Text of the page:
I learned a great lesson today: students don't respond the way you think they will. I was so sure that they would find Ehrenreich's piece too polarizing, especially since she talks about Wal-Mart employees' need of a labor union (dirty words down South), but they really connected with the reading. I think it was her tone, her harsh matter-of-factness. Teenagers love to be jarred. I'm actually quite excited they liked the excerpt so much, because next year I plan on teaching Nickel and Dimed in my 102 course, and I have hope that maybe my students will really take to it.
On the schedule for Wednesday: Gen Y work ethic and career outlook. Here's to hoping it goes as swimmingly as today's class!
Sunday, October 28, 2007
We're going to discuss low-wage work tomorrow. I had the students read an essay called "The Working Life of the Waitress" by Mike Rose and an excerpt from Barbara Ehrenreich's Nickel and Dimed (it's the chapter on working at Walmart). The Rose piece is really interesting. He builds a case of the complex cognitive and physical skills one must master in order to be a waitress and objectively, but convincingly, argues that much of the work deemed "unskilled labor" is actually highly skilled work. He uses a mix of personal interviews, scientific data, and current literature on the topic of work to make a really compelling case. I want my students to see how he utilizes different types of research and maintains an objective tone throughout his essay. These elements make the piece credible, and I want them pick up some of these writing tricks for their upcoming research papers.
The Ehrenreich, I must say, doesn't impress me from an argumentative standpoint. Her argument is inductive, she has an agenda, she doesn't pull back from her goal of exposing the seedy underbelly of American low-wage jobs. And I appreciate that. I love Nickel and Dimed.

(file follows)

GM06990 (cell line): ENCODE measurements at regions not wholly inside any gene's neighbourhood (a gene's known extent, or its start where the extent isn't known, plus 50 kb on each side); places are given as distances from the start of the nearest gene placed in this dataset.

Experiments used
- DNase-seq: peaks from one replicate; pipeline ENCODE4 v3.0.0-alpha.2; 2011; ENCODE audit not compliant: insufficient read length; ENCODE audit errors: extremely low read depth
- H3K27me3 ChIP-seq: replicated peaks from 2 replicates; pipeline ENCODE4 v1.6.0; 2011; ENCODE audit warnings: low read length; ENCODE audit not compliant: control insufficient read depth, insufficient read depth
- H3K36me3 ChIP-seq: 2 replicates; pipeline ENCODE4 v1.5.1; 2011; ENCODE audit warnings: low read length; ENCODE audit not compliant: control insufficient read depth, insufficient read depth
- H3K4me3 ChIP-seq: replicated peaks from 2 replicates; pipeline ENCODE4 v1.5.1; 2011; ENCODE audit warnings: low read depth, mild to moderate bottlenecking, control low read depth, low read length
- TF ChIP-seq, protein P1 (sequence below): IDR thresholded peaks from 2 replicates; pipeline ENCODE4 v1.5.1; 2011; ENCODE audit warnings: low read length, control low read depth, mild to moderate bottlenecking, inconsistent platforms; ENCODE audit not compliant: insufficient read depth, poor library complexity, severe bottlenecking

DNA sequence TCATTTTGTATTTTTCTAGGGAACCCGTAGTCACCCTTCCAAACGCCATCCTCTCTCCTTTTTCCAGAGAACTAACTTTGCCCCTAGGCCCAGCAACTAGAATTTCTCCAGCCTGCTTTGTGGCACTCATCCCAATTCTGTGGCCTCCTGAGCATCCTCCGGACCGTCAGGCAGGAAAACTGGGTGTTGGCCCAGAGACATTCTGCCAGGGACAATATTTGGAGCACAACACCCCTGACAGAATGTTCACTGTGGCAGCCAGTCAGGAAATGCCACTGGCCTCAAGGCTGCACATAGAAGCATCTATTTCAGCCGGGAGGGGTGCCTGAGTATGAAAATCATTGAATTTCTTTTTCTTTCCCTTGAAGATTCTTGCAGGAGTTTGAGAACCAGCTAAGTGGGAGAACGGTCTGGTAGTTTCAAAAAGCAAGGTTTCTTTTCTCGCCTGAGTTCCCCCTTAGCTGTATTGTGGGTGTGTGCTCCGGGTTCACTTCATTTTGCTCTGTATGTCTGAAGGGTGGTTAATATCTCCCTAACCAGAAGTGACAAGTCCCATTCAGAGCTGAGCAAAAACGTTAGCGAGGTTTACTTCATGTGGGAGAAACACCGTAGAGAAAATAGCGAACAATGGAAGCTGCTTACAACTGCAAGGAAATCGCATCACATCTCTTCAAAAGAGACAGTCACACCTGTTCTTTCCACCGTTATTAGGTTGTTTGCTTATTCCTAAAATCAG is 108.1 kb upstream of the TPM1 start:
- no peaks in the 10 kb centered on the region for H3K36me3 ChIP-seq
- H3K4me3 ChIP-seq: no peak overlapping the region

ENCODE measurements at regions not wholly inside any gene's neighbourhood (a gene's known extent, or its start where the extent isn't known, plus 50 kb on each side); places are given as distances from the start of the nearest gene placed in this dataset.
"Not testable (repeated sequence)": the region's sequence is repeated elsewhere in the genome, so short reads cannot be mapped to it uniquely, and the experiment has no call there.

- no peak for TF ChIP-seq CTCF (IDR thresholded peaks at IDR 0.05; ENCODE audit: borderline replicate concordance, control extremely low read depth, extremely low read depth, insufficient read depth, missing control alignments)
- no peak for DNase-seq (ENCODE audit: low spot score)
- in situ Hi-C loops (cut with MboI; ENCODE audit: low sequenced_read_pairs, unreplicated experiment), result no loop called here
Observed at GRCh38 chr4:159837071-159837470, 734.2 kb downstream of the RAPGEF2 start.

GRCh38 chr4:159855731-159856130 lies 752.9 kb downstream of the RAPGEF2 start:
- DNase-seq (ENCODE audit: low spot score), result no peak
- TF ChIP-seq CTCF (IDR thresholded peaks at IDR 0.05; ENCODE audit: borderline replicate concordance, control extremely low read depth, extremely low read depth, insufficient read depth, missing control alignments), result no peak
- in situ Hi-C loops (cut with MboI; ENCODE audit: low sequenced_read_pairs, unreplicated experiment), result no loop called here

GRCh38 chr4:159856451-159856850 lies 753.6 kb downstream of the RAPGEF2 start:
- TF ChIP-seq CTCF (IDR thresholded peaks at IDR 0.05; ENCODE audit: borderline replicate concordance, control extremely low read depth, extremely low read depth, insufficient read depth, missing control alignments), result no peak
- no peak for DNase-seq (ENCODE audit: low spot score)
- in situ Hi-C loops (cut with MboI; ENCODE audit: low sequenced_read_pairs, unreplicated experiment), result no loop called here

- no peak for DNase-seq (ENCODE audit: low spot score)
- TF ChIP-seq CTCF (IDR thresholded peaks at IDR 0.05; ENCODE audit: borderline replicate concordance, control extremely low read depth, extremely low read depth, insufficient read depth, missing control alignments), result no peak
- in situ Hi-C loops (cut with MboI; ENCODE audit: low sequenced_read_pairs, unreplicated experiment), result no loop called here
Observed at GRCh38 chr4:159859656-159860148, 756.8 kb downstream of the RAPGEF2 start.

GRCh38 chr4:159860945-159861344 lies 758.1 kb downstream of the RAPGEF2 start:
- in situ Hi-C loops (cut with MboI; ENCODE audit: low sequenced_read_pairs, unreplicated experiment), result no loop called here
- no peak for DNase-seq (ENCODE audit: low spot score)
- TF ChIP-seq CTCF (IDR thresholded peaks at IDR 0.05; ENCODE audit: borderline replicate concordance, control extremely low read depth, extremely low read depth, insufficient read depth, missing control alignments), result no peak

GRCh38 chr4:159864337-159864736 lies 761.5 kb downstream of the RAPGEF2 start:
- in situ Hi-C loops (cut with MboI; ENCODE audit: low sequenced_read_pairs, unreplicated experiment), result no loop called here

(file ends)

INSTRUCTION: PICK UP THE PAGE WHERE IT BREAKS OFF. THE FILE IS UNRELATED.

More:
I think the immersion-investigation Ehrenreich does is interesting, important, shocking, and horrifying. But I don't think she's fair enough in letting the facts speak for themselves or letting her audience come to terms with their own opinions and ideas. In a lot of ways, her argument brow beats you into agreeing with her-- Absolutely no one can be happy working at Walmart, all middle management is corrupt--and I don't think taking from your audience the power to choose what they believe works to establish credibility. Call me old fashioned.
Regardless of my criticism, I still love the book, and I agree with a lot of what it argues. I've worked many (many, many) low wage jobs, and I have seen first hand what it's like for someone with adult responsibilities struggling to make it on $7.00 and hour. And that's the point I want to drive home to my students: that there are so many people in the workforce, especially in service jobs, who we depend on daily, and they aren't making a living wage. There is a gross discrepancy between the value of ones job and how much one is valued at their job.
End moralizing teacher talk.
P.S.--Hey Amanda, remember the time we saw Barb speak in Pocatello and she said "if you're against gay marriage, then I urge you, do not marry a gay person"? Those were the days :-)
Friday, October 26, 2007
I feel this trip will mark some sort of milestone in my life. It will mean I'm becoming cultured, I'm going places. Two years ago I went to San Francisco. Now I'm going to New York City. Growing up poor in a small Southern town, I always entertained ideas of seeing California and New York about as wholeheartedly as I pursued notions of being an astronaut or runway model. These places seemed just so foreign for me, so out of reach. Had I been asked five years ago if I ever thought I'd go either place, I'd have said no, that I never figured I'd make it to a city bigger than Memphis. And I was content with that, too. I didn't know any better. My family doesn't travel, short of a trip down Highway 61 to the casinos in Tunica, or a little further south down to Vicksburg to see the Civil War battle sites. I come from practical people, who spend their money on car insurance and new glasses, not whirlwind tours of Broadway.